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Introduction to mental health science

This online module introduces the key topics in mental health science from biological, psychological and social science perspectives whilst developing your postgraduate study skills. Focusing on affective disorders (stress, anxiety and depression), the module will enable you to develop and apply these skills within the context of the chosen topics. You will broaden your knowledge and understanding of these affective disorders, recognise different lines of evidence, appreciate the uncertainty, ambiguity and limits of current knowledge, discuss contemporary issues, and evaluate, synthesise and communicate your understanding of these key topics in mental health science. 

Vocational relevance

The module is good preparation for further research in mental health science. It will develop skills and knowledge that are relevant to employment within the health sector, life sciences, medical and related fields, and that will inform and strengthen professional practice.

Qualifications

S826 is a compulsory module in our:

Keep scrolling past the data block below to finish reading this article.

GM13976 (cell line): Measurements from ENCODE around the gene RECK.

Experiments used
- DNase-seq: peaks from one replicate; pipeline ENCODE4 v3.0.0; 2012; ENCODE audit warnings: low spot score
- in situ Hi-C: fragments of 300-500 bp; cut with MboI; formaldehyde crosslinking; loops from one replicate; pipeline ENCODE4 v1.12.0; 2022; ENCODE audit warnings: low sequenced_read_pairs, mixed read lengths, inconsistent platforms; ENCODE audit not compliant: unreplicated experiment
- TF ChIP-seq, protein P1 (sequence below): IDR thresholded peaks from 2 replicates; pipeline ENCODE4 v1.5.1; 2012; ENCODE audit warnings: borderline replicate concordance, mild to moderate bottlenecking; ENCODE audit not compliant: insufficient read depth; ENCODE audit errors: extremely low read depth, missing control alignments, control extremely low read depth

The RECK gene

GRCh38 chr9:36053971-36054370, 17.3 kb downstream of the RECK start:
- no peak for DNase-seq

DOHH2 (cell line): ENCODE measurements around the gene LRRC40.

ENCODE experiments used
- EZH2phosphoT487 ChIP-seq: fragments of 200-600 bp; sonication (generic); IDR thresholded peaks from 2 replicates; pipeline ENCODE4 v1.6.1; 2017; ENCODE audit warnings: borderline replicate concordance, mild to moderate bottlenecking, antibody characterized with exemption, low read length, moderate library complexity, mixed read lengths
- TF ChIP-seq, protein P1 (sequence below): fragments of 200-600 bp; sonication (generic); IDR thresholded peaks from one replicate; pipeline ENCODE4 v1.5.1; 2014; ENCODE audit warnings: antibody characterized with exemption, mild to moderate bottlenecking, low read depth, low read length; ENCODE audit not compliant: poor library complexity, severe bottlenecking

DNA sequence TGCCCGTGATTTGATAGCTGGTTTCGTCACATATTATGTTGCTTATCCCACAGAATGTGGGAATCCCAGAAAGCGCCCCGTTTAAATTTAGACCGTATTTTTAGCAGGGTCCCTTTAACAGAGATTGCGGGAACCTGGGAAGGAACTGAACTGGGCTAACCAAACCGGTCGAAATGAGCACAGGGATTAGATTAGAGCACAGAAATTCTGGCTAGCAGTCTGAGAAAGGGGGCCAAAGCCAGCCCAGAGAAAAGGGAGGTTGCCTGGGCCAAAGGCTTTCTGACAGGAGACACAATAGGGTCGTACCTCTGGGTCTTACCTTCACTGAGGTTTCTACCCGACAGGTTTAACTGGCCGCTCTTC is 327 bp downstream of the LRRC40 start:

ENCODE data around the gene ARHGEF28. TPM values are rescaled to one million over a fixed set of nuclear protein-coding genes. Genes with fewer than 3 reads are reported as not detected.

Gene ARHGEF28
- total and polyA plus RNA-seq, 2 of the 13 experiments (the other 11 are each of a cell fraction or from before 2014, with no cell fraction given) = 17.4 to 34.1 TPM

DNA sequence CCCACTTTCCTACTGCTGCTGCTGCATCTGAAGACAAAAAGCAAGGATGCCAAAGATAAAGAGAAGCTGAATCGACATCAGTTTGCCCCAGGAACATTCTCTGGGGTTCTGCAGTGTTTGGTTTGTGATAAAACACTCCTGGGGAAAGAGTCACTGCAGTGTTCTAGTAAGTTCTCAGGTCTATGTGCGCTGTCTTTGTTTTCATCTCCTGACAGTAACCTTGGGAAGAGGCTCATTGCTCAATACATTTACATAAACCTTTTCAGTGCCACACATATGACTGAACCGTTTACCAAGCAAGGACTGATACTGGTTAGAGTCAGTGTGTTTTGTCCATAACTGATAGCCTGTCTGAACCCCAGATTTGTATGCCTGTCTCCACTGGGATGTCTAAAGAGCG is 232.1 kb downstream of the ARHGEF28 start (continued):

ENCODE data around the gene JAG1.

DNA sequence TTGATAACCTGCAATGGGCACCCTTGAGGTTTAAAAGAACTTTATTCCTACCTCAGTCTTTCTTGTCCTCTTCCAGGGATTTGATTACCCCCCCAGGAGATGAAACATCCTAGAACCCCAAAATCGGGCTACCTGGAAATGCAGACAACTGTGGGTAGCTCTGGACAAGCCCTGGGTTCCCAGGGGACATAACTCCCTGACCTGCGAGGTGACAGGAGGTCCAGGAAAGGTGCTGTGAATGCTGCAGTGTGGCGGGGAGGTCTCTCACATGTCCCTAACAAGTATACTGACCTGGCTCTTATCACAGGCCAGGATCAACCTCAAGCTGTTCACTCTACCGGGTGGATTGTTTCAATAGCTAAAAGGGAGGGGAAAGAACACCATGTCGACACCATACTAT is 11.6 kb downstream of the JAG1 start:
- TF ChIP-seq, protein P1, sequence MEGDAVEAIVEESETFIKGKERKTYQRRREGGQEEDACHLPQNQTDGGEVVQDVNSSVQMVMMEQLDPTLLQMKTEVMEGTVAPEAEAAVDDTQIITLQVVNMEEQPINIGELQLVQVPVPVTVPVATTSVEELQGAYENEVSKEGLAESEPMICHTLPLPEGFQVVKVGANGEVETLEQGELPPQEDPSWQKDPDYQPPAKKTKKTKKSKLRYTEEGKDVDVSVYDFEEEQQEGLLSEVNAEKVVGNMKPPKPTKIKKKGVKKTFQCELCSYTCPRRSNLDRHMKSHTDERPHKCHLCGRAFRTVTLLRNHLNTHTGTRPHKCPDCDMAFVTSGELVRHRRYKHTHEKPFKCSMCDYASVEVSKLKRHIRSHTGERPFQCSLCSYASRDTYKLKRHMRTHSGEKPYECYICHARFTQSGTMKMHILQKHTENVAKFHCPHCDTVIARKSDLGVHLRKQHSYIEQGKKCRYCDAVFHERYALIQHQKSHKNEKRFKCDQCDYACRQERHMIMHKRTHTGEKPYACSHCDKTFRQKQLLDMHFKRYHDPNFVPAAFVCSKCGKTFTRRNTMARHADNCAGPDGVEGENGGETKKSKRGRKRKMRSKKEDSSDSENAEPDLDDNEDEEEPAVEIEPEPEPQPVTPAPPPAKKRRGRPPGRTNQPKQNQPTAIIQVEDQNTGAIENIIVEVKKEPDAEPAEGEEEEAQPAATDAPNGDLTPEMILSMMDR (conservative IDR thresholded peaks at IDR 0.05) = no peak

S826 is an optional module in our:

Postgraduate Loans

If you study this module as part of an eligible qualification, you may be eligible for a Postgraduate Loan. For more information, see Fees and funding.

Module

Module code
S826
Credits

Credits

  • Credits measure the student workload required for the successful completion of a module or qualification.
  • One credit represents about 10 hours of study over the duration of the course.
  • You are awarded credits after you have successfully completed a module.
  • For example, if you study a 60-credit module and successfully pass it, you will be awarded 60 credits.
60
Study level

Across the UK, there are two parallel frameworks for higher education qualifications, the Framework for Higher Education Qualifications in England, Northern Ireland and Wales (FHEQ) and the Scottish Credit and Qualifications Framework (SCQF). These define a hierarchy of levels and describe the achievement expected at each level. The information provided shows how OU postgraduate modules correspond to these frameworks.

OU Postgraduate
SCQF 11
FHEQ 7
Study method
Distance learning
Find out more in Why the OU?
Module cost
See Module registration
Entry requirements

Find out more about entry requirements.

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What you will study